Base currency definition – What does it stand for – Explanation
What is a base currency? – Definition & Explanation
A base currency is the currency that comes first in a forex pair. This forex pair (also called “forex pair” or “currency pair”) compares the price of one currency with another currency. Thus, in forex trading, the base currency is always referred to in conjunction with another currency, as this involves the buying or selling of currencies.
In Forex trading, we always talk about a base currency, but what does it mean?
What is the base currency?
The second currency mentioned is called the quote or counter currency. The rate that can be seen on a chart always shows the quote currency. From this you can see how much you have to pay of the quote currency to be able to buy the base currency (each calculated to one unit).
Example: For the CHF/EUR currency pair, the Swiss franc (CHF) is the base currency. The Euro (EUR) is the quote or counter currency. In this example, the franc has a value of 1 and is therefore the reference point for the exchange rate.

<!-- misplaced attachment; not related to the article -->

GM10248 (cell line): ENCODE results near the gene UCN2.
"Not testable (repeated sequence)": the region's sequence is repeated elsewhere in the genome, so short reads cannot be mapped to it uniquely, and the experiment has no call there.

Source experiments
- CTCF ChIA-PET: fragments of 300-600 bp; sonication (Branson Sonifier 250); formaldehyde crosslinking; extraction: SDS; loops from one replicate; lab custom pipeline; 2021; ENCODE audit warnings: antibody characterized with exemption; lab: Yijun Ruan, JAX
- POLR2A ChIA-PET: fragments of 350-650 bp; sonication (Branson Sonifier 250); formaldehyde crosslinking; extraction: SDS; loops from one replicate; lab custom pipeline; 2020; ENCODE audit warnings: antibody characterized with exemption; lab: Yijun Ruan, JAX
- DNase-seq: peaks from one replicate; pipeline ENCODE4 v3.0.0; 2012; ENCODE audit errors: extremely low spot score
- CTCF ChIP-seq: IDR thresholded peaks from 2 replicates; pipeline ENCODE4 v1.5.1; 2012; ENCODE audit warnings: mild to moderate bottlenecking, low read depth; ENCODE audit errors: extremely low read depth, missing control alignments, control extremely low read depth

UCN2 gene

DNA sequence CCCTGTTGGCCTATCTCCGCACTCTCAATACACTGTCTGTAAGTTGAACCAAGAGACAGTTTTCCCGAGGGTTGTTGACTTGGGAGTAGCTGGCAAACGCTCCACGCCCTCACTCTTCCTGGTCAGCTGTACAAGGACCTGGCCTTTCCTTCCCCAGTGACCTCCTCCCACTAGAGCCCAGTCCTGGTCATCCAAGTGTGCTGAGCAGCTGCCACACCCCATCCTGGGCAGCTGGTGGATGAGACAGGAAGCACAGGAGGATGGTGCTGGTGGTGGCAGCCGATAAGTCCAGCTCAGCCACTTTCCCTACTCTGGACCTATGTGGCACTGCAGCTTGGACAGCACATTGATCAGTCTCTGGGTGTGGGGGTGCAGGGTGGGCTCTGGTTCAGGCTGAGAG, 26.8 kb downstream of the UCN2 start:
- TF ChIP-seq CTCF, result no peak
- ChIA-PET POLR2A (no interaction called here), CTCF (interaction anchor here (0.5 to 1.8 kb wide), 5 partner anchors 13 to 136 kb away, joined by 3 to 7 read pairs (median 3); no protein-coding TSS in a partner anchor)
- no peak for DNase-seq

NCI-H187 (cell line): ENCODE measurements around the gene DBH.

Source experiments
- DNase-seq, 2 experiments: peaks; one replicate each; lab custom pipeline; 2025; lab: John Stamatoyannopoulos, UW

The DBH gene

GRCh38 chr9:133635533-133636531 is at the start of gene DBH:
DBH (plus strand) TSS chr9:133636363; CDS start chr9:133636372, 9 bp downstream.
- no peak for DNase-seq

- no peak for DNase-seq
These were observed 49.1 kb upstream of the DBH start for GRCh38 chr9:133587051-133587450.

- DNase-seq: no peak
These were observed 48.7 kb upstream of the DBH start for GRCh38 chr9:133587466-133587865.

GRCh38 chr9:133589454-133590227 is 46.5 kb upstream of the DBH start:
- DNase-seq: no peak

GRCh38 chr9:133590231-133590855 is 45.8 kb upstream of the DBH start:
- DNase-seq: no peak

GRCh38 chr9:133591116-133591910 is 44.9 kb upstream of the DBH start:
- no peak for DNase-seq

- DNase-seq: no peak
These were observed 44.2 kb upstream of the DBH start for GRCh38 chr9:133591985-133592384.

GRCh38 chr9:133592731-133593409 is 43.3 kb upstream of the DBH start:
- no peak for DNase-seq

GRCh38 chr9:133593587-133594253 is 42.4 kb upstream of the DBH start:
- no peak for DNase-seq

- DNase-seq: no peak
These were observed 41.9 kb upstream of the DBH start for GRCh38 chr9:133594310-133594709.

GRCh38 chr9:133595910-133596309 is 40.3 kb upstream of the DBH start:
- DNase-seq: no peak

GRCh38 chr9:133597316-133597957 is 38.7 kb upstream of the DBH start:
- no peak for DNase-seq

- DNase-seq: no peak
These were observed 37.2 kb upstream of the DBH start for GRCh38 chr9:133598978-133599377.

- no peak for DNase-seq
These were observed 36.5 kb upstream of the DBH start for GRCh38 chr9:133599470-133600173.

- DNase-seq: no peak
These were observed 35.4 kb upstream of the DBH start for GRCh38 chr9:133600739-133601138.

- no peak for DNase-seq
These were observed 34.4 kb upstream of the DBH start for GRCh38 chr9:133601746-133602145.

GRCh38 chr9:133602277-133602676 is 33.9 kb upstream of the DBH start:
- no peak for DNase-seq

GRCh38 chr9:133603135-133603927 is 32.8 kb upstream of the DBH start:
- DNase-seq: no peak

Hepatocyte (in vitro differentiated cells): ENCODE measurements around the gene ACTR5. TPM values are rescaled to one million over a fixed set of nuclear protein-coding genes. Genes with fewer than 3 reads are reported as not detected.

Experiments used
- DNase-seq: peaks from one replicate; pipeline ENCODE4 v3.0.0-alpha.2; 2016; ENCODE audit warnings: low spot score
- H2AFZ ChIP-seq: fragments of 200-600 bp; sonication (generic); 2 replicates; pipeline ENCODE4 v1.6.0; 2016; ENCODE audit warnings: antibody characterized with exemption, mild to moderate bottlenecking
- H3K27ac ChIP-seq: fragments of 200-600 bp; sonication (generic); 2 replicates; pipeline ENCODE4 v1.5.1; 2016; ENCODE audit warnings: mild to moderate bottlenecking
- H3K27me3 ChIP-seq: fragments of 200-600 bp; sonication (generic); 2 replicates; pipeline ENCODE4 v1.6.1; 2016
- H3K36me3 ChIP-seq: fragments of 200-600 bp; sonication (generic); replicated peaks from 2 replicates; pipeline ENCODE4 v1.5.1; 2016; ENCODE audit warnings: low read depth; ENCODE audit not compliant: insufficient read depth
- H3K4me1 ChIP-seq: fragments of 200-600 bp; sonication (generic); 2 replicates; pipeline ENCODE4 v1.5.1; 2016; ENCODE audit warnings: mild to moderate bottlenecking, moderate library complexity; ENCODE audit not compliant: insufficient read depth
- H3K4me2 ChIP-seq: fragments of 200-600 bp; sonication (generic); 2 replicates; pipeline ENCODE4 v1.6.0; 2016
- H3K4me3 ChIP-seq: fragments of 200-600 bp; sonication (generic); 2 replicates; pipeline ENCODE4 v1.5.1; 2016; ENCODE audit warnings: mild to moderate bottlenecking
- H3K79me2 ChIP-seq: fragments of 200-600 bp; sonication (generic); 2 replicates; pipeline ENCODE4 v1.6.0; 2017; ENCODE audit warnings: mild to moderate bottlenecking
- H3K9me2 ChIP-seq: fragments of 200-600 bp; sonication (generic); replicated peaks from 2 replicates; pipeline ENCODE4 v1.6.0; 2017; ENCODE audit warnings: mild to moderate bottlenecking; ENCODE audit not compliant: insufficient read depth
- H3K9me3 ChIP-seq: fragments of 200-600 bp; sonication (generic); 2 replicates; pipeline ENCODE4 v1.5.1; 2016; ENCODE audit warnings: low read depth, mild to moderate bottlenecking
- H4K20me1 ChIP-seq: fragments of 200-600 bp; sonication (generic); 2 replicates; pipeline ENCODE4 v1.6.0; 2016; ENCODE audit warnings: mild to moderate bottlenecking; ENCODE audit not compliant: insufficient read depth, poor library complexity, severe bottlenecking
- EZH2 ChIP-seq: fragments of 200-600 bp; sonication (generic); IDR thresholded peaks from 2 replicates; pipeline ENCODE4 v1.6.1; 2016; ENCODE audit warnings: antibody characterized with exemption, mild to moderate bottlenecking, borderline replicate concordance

Practical examples of base currency and counter currency
What does the whole thing look like in practice? Let’s look at another currency pair for this purpose, namely EUR/USD. In this example, the euro is the base currency, while the dollar is the counter currency. Now let’s assume that the price of this pair is 1.30. In practice, you now know that one euro is worth 1.30 dollars. Conversely, you need 1.30 dollars to be able to buy one euro. A practical example of this process would be a vacation trip to the USA. Let’s say you have 1000 Euro travel budget with you and now you want to exchange it into the local currency when you arrive. In the USA you would get 1300 dollars at this exchange rate. Conversely, in Germany you would only receive just under 770 euros with 1000 US dollars.
Foreign exchange trading on the stock exchange is therefore nothing more than trading in currencies. An investor must therefore weigh up as precisely as possible how the currencies of a pair correlate with each other, i.e. how they relate to each other. Depending on which currency is considered the “strong” one and which the “weak” one, so-called ” long” or “short” positions are opened. In technical language, this process is called “going long” or “going short”.
So you would golong if you expect the base currency to rise or the counter currency to fall. Example: You assume that the euro will rise or the dollar will fall in value. You would then buy EUR/USD on the foreign exchange market.
A short position, on the other hand, would make sense on the assumption that the base currency will lose value compared to the counter currency. Thus, a strong U.S. dollar would have to result in a sell order on the EUR/USD currency pair.